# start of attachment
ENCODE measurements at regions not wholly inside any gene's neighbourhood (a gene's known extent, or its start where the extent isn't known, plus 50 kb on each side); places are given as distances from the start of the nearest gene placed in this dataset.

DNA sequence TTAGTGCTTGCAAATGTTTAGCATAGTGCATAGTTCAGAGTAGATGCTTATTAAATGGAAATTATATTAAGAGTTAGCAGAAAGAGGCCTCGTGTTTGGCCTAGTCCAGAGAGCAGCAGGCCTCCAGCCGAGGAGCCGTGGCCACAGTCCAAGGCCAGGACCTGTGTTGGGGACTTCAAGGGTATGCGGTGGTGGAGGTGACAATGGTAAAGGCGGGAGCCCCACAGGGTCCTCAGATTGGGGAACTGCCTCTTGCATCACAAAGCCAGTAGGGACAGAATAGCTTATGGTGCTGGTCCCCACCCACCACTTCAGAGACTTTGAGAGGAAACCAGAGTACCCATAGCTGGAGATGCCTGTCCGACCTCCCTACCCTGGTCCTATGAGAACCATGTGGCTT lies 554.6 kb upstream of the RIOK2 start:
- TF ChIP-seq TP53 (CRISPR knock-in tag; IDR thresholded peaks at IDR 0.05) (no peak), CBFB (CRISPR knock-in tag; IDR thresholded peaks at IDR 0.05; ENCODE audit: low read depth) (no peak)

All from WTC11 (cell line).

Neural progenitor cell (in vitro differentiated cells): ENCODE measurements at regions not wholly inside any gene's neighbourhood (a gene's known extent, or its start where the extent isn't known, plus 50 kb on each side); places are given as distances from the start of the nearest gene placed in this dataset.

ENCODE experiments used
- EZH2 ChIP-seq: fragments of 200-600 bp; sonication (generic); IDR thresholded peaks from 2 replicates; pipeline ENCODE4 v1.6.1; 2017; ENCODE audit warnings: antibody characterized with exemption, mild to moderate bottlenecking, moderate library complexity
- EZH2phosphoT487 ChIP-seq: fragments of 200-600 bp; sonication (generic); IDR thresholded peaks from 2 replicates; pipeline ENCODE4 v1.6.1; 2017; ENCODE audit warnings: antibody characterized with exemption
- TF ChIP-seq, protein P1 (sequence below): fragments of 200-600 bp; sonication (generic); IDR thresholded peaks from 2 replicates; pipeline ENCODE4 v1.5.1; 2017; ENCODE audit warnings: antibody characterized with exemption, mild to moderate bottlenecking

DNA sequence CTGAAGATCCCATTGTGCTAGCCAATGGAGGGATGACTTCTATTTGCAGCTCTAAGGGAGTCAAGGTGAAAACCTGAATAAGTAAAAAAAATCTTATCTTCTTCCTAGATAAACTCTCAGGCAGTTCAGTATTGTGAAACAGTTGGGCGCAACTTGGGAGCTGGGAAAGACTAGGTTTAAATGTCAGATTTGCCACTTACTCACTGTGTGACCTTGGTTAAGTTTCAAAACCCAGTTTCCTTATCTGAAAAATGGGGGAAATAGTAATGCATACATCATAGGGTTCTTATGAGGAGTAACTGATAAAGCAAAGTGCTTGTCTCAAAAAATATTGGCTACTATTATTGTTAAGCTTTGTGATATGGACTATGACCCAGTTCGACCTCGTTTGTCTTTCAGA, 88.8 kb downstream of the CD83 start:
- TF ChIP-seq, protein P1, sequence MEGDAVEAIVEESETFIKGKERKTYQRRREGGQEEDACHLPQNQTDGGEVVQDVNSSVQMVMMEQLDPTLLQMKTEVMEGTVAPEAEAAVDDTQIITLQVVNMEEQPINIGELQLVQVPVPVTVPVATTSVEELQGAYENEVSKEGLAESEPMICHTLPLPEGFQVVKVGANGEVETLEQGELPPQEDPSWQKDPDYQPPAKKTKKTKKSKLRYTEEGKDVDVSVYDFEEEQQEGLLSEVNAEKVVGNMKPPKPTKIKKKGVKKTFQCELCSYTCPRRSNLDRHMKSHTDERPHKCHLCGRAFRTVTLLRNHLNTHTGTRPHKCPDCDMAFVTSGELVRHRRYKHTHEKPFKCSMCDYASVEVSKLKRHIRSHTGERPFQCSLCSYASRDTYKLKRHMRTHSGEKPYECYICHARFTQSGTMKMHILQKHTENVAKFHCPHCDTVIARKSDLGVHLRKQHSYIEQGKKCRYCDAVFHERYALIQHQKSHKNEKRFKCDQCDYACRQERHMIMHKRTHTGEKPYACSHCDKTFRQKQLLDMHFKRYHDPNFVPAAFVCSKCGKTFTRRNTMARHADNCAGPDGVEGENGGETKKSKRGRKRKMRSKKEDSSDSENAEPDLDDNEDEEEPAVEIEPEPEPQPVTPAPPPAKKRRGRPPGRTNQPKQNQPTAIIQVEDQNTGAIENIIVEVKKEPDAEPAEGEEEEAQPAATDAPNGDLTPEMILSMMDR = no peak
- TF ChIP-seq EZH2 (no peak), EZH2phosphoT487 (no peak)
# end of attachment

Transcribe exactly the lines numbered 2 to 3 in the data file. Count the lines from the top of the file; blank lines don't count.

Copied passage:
DNA sequence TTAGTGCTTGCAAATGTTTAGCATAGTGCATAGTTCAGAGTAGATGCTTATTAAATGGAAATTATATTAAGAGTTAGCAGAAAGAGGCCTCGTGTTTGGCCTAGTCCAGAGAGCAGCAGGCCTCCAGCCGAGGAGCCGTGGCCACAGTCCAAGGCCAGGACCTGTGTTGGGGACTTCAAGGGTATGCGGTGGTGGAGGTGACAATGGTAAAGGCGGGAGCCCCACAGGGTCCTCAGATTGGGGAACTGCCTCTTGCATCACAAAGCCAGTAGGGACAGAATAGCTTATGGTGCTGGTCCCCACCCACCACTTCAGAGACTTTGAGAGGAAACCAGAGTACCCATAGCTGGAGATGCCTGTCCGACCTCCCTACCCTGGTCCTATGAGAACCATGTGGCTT lies 554.6 kb upstream of the RIOK2 start:
- TF ChIP-seq TP53 (CRISPR knock-in tag; IDR thresholded peaks at IDR 0.05) (no peak), CBFB (CRISPR knock-in tag; IDR thresholded peaks at IDR 0.05; ENCODE audit: low read depth) (no peak)